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Senate votes unanimously to renew Iran sanctions law

WASHINGTON -- The Senate moved decisively Thursday to renew a decades-old sanctions law that lawmakers said gives the United States the clout to punish Iran should it fail to live up to the terms of the landmark nuclear deal.

Senators passed the bill unanimously, 99-0, two weeks after the House also approved the legislation by an overwhelming margin of 419-1.

The bill to grant a 10-year extension of the Iran Sanctions Act will be sent to President Barack Obama, who is expected to sign it. Although the White House said the bill is still being reviewed, Obama administration officials said they’ve determined it doesn’t breach the international accord meant to slow Iran’s ability to make nuclear arms. That satisfies a key condition President Obama had established for his approval. The officials weren’t authorized to comment publicly and spoke on condition of anonymity.

One year after Iran nuclear deal, uneasy feelings remain 06:31

“We’ll let you know what the president decides to do with it,” White House spokesman Josh Earnest said Thursday.

Lawmakers view the sanctions law, which is set to expire at the end of the year, as an important tool for holding Iran accountable for any violations of the nuclear agreement and also as a bulwark against Tehran’ aggression in the Middle East. The law, first passed by Congress in 1996 and renewed several times since then, allows the U.S. to slap companies with economic sanctions for doing business with Iran.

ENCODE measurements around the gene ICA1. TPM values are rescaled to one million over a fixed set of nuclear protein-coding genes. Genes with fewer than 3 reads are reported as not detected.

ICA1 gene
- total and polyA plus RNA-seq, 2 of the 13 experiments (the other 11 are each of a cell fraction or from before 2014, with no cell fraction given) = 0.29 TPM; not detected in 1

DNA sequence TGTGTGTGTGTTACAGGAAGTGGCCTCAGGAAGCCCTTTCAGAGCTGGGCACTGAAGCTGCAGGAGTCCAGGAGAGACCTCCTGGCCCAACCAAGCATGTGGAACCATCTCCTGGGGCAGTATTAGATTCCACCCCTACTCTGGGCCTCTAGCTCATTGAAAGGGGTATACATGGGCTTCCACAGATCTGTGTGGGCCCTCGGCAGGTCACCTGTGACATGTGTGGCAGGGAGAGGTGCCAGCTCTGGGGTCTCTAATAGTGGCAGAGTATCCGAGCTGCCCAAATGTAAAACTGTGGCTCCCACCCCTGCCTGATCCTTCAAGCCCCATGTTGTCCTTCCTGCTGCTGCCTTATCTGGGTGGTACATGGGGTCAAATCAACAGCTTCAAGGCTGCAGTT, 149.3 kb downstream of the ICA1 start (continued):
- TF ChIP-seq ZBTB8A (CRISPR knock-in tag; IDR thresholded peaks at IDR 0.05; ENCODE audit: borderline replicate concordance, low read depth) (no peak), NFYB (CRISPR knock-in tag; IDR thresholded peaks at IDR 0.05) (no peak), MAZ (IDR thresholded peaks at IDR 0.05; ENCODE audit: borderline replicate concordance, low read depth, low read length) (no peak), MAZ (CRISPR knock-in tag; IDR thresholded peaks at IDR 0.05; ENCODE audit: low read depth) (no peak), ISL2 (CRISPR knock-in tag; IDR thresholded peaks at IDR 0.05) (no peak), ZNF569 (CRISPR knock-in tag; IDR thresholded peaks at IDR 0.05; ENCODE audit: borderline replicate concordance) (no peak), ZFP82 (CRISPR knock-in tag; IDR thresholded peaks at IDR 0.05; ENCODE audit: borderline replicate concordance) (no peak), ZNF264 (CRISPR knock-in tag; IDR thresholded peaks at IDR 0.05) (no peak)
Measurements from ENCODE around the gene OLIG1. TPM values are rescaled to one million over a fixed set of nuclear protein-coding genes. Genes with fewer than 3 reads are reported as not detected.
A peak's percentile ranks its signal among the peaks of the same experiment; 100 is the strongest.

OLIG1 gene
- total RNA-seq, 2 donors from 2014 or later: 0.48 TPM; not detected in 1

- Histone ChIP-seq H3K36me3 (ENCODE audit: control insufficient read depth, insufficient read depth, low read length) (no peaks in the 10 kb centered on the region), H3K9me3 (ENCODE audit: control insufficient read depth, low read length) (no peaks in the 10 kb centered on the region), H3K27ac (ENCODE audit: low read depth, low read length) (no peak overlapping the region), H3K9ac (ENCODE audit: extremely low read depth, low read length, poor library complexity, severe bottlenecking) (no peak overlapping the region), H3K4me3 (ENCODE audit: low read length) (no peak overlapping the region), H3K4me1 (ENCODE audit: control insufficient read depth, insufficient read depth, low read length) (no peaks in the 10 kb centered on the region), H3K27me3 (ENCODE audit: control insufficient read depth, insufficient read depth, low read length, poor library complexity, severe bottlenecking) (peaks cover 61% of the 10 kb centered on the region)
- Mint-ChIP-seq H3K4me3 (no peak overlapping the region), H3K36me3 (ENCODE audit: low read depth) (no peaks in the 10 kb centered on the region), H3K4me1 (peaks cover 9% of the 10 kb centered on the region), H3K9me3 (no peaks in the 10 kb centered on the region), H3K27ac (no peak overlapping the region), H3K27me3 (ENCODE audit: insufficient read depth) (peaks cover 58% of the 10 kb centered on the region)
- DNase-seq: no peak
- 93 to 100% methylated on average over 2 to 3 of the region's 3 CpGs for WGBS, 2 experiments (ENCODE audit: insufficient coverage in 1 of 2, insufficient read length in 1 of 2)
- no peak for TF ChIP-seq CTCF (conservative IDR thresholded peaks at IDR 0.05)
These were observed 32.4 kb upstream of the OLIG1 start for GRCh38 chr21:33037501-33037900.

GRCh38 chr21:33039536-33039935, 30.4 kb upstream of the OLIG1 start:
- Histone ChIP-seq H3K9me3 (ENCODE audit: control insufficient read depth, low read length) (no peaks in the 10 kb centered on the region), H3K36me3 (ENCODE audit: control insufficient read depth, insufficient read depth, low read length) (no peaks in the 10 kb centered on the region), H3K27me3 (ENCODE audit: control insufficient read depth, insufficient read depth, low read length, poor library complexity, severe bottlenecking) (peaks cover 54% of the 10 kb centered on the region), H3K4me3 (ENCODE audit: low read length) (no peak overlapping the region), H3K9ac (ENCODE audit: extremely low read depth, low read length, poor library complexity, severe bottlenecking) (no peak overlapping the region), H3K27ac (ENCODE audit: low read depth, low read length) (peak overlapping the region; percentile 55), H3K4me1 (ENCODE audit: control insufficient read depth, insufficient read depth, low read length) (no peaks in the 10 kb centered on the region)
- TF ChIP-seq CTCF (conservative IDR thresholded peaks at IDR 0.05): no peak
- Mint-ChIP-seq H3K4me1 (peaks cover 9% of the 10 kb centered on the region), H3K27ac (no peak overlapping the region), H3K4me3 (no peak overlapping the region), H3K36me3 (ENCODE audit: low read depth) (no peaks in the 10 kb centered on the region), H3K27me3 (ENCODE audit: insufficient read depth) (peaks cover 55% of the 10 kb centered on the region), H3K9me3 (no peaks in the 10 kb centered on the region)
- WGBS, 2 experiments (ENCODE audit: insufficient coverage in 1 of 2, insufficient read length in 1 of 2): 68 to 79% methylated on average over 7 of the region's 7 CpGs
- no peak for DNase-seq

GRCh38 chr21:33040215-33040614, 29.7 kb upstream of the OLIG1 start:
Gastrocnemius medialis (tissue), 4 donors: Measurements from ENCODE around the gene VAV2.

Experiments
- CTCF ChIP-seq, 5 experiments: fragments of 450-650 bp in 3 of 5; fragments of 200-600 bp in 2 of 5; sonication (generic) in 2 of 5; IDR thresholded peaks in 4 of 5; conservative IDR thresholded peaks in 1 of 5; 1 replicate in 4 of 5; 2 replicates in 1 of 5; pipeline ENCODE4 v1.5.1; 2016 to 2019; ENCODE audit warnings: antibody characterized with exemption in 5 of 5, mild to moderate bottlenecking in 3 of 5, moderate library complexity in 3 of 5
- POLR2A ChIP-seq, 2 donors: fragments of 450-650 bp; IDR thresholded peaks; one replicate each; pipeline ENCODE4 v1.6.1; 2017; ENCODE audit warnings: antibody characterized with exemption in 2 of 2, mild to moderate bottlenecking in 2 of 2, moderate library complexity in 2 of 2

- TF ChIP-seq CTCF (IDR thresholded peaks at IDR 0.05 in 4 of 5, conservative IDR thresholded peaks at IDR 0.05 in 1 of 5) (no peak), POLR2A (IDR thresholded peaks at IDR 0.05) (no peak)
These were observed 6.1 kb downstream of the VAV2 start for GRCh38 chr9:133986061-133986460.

The White House had previously laid out a litmus test for the law’s renewal, saying President Obama would reject if it would undermine the nuclear agreement reached last year. In exchange for Tehran rolling back its nuclear program, the U.S. and other world powers agreed to suspend wide-ranging oil and trade sanctions that had choked the Iranian economy.

While the sanctions renewal bill passed by the House and Senate doesn’t violate the terms of the nuclear deal, the Obama administration has said it considers the renewal unnecessary given the president’s other authorities to sanction Iran.

But congressional Republicans and Democrats view the law as valuable leverage. Senate Majority Leader Mitch McConnell, R-Ky., said Thursday that preserving the sanctions law is critical to blunt Iran’s “persistent efforts to expand its sphere of influence” throughout the Middle East. He also criticized the administration for allowing itself to be “held hostage” by Iran’s threats to withdraw from the nuclear agreement.

Congress approved the Iran Sanctions Act 20 years ago to block major foreign investment in Iran’s energy sector. The goal was to deny Tehran the ability to financially support terrorism and build nuclear and ballistic missile capabilities.

Sen. Ben Cardin of Maryland, the senior Democrat on the Senate Foreign Relations Committee, has argued that keeping the law on the books is necessary if the U.S. wants to retain “a credible deterrent” of putting sanctions back into place should Iran cheat on its obligations under the nuclear agreement.

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